CCNP Exam Clustering with Windows Server 2008
Beyond moving objects from domain to another, or from one Windows platform to another, a dramatically increasing usage trend is to use the ADMT to consolidate the number of servers within an existing Active Directory infrastructure. Consider CompTIA A Practice Exams that in the ?older? days of computing, hardware was nowhere near as powerful and software was nowhere near as robust, stable, and capable.
Because of this, it is easy for administrators to use the ADMT to take objects from a previously overburdened server and place them into a higher-level server that has a much greater maximum capacity than the previous server. Consider Figure 3.1, where the forest root domain for the SuperCorp corporation is the supercorp.com server, and the extending child domains are children of the root.
In this ?gure, you can see that the IT department domain (it.supercorp.com) is overbur- dened. Although it isn?t illustrated in this ?gure, the reason for this is that the users in the IT department are running an outdated Windows 2000 Server machine with a whopping 400MHz processor and barely enough RAM to run Office 2007. But then again, that?s sort of the way it goes in IT?just enough to get the job done.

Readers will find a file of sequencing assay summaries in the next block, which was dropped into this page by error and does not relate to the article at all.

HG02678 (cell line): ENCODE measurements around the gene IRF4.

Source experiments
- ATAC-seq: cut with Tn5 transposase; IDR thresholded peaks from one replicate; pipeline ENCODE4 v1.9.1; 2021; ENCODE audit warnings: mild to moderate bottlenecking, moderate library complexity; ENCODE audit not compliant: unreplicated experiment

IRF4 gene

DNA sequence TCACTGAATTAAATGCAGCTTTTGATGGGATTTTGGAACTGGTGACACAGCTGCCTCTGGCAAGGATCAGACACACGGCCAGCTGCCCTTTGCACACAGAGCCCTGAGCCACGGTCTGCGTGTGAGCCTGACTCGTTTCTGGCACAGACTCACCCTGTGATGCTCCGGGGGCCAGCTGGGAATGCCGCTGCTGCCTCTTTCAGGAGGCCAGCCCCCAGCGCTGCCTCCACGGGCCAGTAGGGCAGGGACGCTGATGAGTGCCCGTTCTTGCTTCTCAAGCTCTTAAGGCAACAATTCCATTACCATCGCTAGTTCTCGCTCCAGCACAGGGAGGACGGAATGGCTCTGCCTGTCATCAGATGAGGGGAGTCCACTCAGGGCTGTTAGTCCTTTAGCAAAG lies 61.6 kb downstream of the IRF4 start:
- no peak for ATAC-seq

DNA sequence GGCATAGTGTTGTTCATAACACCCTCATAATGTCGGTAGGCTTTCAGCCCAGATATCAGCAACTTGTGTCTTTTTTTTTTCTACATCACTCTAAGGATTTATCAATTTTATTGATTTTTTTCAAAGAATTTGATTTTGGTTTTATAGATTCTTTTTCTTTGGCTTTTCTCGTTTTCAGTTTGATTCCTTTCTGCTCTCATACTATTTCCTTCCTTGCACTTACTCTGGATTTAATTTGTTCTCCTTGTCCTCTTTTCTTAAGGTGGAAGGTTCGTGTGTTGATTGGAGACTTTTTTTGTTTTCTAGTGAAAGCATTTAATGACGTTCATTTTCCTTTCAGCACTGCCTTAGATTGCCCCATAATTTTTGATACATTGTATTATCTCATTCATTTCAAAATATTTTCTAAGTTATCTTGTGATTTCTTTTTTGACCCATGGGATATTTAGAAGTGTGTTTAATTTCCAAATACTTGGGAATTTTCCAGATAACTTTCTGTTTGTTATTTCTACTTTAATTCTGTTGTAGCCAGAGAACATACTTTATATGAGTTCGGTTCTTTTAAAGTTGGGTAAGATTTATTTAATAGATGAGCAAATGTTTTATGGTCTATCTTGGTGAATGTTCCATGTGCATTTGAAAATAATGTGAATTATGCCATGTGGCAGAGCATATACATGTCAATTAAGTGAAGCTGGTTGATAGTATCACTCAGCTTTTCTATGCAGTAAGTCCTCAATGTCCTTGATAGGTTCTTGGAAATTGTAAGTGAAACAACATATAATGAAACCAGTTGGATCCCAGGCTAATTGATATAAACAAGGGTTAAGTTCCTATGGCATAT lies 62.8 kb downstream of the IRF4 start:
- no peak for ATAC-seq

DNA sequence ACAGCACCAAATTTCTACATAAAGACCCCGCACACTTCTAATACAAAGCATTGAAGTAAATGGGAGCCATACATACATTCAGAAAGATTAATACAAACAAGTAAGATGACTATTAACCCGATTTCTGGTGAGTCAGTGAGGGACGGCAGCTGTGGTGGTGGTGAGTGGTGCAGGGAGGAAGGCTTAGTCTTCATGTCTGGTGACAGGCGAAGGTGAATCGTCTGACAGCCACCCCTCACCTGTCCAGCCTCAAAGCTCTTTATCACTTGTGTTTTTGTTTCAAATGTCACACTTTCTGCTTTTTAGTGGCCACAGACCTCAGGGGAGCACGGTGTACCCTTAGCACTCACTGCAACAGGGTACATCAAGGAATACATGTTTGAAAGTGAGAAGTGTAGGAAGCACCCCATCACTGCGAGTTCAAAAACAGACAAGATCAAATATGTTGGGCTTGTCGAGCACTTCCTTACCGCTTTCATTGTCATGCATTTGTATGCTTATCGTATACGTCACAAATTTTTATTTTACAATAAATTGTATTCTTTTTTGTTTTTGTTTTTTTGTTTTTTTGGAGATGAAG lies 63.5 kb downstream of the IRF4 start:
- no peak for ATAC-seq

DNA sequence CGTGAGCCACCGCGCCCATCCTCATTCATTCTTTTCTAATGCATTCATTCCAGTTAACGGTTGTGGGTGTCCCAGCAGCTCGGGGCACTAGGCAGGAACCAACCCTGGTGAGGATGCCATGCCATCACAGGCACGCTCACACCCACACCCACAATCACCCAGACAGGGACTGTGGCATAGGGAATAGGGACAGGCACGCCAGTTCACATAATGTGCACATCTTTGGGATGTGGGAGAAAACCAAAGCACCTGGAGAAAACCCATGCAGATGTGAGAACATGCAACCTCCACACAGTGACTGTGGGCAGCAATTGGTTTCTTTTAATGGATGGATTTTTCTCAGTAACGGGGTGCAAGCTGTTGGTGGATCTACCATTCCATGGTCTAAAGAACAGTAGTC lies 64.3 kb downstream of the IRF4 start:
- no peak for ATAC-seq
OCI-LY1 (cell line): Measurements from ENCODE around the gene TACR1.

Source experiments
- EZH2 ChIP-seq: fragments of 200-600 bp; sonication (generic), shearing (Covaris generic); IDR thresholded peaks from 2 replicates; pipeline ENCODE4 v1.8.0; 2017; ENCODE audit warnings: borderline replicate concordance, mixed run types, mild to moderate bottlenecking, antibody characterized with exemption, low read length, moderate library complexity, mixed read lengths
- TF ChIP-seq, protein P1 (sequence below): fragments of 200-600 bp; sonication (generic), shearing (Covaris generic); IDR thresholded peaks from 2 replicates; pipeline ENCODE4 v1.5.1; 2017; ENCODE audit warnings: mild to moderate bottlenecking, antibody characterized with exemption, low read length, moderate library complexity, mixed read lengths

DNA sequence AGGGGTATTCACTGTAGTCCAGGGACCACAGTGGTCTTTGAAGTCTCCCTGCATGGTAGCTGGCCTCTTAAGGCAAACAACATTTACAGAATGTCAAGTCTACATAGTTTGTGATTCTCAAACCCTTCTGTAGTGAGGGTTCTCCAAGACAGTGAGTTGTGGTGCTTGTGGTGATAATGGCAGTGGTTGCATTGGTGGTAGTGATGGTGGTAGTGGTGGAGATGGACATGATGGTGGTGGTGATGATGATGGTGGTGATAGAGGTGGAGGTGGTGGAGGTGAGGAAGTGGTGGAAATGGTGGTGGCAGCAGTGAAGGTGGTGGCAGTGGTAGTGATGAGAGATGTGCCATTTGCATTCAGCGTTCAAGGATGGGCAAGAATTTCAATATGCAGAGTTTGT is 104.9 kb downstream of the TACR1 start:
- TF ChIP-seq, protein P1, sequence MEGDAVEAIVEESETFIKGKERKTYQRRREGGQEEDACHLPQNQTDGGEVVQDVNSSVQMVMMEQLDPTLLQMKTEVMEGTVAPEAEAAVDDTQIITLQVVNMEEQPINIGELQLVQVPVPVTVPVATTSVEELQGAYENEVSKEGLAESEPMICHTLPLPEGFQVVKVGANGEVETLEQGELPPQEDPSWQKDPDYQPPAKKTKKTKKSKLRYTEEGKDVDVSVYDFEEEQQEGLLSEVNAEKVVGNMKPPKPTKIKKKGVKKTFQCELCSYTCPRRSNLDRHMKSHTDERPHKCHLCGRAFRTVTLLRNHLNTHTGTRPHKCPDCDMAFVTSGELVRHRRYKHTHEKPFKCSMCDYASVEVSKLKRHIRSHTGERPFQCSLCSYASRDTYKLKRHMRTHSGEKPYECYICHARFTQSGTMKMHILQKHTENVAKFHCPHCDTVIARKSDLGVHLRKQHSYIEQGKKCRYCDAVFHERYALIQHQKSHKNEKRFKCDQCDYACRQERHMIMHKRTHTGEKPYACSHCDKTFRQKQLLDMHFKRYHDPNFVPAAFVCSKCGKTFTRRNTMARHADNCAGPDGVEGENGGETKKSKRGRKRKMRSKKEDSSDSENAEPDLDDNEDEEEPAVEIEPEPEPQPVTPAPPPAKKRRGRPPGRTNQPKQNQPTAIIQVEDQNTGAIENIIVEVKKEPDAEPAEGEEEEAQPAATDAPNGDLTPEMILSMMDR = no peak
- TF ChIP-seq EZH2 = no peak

To deal with this situation, you?d have to perform a common task?taking the existing user accounts from that CCNA Exam Answers Windows 2000 Server that existed in a child domain and integrat- ing them into the domain a level up. In this case, you?d use the ADMT to consolidate the number of servers. You?d do this by first instantiating (which is just a fancy word for initial-izing) the ADMT on the server that you want to ultimately consolidate toward and take out the user accounts. After this, you could remove the child domain.
OmniCorp, a medium-sized search engine?based advertising company, has a central office in Washington, DC; four additional domains installed within the company for vari- ous projects; and departments throughout the enterprise. However, new government privacy regulations require OmniCorp to consolidate its existing domain structure into a centralized, focused environment with only one domain and one domain controller.
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